Ohio district introduces robotics to 6th-graders | Teacher examines diversity of books read by students | Mich. middle-schoolers take advanced STEM classes
January 16, 2020
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Transforming Literacy Learning
Ohio district introduces robotics to 6th-graders
Ohio district introduces robotics to 6th-graders
(Unsplash)
An Ohio district's robotics program has expanded this year to include sixth-grade students, a group left out of previous efforts to teach the subject. A grant is funding equipment, which is being used by older students from another school's robotics team to teach their younger peers how to program robots.
The Suburbanite (Akron, Ohio) (1/15) 
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Student writing: See the strong not the wrong
Do teachers' own experiences affect how they view student writing? A simple exercise reveals what lenses a teacher reads students' writing through. Completed alone or with peers, it helps teachers switch from seeing what's wrong in students' writing to what's strong. The Heinemann Blog
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Literacy Everywhere
T-Mobile, district provide computers, internet
T-Mobile, district provide computers, internet
(Ethan Miller/Getty Images)
T-Mobile is providing 400 hotspots for students without home internet access in Staunton, Va., as well as donating $26,000 to Staunton City Schools Equity First Fund. In addition, the school district is providing 300 Chromebooks to families without home computers.
WVIR-TV (Charlottesville, Va.) (1/14) 
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Fla. Girl Scouts practice STEM skills
A Girl Scouts in Florida recently participated in a model race car competition to learn about aerodynamics and technology -- and have fun. As part of the group's STEM program, the scouts also learn about robotics, mobile app development and inventions.
WCJB-TV (Gainesville, Fla.) (1/15) 
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Let’s uncomplicate phonics
Educators are feeling the heat about phonics. But one national expert is bringing light to the phonics conversation by sharing details and implementation ideas for a crucial principle that hasn't been discussed so far: developmentally responsive instruction. The Heinemann Blog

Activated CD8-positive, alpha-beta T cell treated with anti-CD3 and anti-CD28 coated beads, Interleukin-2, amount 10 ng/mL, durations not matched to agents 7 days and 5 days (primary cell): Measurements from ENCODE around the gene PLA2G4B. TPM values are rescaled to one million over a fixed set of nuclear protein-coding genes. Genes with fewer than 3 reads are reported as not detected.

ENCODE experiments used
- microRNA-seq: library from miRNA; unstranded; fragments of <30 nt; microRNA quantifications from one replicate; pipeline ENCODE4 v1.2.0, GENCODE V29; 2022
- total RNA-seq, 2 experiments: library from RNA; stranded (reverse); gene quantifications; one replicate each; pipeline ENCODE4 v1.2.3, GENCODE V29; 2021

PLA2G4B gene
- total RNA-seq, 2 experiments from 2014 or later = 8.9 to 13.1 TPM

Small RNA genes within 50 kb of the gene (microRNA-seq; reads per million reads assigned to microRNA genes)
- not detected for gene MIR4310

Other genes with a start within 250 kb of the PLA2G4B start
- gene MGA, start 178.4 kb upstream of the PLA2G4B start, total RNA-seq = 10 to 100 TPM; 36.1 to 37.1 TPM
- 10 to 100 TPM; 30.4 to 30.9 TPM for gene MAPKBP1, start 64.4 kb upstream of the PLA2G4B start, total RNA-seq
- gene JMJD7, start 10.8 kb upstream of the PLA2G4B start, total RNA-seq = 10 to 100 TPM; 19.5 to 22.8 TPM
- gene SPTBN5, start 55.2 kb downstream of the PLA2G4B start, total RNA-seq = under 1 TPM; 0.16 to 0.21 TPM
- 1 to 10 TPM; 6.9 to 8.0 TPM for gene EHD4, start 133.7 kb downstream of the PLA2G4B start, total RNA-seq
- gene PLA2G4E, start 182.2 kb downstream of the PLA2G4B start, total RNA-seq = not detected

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Research on Literacy Teaching and Learning
Can literacy instruction gain from brain data?
Can literacy instruction gain from brain data?
(Pixabay)
Teachers at one school in New York state and at another in Pennsylvania are learning to monitor and understand students' brain activity to inform literacy instruction as part of a program through the Haskins Global Literacy Hub, which is associated with Yale University. Teachers use technology to see how the brain changes as students respond to reading instruction, and the long-term hope is that the findings will help determine which students will respond to particular interventions.
Education Week (tiered subscription model) (1/15) 
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STEM, education trends to monitor in 2020
The US is still struggling to attract educators from diverse backgrounds, according to Talia Milgrom-Elcott, leader of 100Kin10. In this article, Milgrom-Elcott writes that more schools are embracing the T (for technology) in STEM, but the US still needs more computer science teachers as well as resources to effectively teach about climate change.
Forbes (1/13) 
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Webinar series: The science of reading
What does the science of reading look like in a classroom? Join us for a series of free webinars to learn about what it is, what it says about core instruction, and how the principles apply at your school. Register now!
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Professional Development and Leadership
How one district reduced turnover by 33%
Denver Public Schools is reporting a 33% decrease in turnover following an increase in pay averaging 15.7% for returning teachers. The district's educators won the raises in a contract that ended a strike last year that focused on teacher retention and pay increases.
Chalkbeat/Colorado (1/10) 
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Mixing math and debate to make magic.
High school math teacher and debate coach, Chris Luzniak, longed to see his math students as empowered and engaged as the students on his debate team, so he wrote Up for Debate!. Now you, too, can create a classroom culture where students do the talking.
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Editor's Note
ELA SmartBrief will not publish Jan. 20
In observance of Martin Luther King Jr. Day in the US, ELA SmartBrief will not publish Monday, Jan. 20. Publication will resume Wednesday, Jan. 22.
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You have to have a dream so you can get up in the morning.
Billy Wilder,
filmmaker, screenwriter, producer
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